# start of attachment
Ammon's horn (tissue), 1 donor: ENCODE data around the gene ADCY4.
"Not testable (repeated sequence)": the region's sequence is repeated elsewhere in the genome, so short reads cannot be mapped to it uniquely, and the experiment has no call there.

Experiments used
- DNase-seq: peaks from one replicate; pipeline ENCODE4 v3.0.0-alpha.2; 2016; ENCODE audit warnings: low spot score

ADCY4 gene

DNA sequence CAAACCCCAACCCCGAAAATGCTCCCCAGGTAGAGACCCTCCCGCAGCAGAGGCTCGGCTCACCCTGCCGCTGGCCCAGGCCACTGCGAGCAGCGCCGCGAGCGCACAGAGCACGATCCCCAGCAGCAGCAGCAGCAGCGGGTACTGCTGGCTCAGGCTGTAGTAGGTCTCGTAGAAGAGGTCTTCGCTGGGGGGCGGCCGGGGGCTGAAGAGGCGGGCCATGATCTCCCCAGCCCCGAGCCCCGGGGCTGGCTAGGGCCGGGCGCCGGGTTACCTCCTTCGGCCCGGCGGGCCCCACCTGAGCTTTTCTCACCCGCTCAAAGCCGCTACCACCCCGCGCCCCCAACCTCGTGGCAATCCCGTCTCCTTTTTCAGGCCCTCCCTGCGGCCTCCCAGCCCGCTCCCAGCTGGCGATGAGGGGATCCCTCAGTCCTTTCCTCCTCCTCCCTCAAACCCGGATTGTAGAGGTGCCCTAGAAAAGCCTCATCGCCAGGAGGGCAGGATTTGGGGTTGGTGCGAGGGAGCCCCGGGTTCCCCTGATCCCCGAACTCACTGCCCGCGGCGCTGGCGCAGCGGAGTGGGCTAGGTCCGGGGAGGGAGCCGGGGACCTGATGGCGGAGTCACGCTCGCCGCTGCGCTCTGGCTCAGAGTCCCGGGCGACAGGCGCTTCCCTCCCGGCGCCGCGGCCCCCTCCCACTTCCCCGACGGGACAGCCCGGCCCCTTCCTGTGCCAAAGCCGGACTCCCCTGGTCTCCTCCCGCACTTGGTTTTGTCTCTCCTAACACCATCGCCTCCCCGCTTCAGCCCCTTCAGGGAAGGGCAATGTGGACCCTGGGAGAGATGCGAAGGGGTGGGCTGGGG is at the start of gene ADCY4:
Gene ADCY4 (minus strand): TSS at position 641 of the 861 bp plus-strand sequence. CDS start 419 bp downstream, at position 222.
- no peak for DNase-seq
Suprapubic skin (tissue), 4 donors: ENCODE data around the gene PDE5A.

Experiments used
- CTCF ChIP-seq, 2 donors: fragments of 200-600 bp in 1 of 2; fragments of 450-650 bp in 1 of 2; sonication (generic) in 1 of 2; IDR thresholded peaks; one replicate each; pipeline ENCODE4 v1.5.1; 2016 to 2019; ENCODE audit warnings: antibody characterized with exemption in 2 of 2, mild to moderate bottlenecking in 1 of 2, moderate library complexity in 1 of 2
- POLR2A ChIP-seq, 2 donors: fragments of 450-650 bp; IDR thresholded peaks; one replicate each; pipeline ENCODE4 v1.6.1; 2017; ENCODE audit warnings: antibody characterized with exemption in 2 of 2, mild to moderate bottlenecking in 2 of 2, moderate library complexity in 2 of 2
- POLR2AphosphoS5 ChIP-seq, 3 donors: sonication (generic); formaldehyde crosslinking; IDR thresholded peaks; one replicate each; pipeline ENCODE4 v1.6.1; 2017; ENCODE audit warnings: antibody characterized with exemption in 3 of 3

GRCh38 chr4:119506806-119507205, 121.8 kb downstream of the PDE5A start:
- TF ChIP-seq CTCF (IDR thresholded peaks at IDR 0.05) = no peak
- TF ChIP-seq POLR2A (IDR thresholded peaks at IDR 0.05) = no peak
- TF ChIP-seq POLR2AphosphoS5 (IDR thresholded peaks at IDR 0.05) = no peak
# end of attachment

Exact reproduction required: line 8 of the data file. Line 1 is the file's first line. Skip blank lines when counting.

- no peak for DNase-seq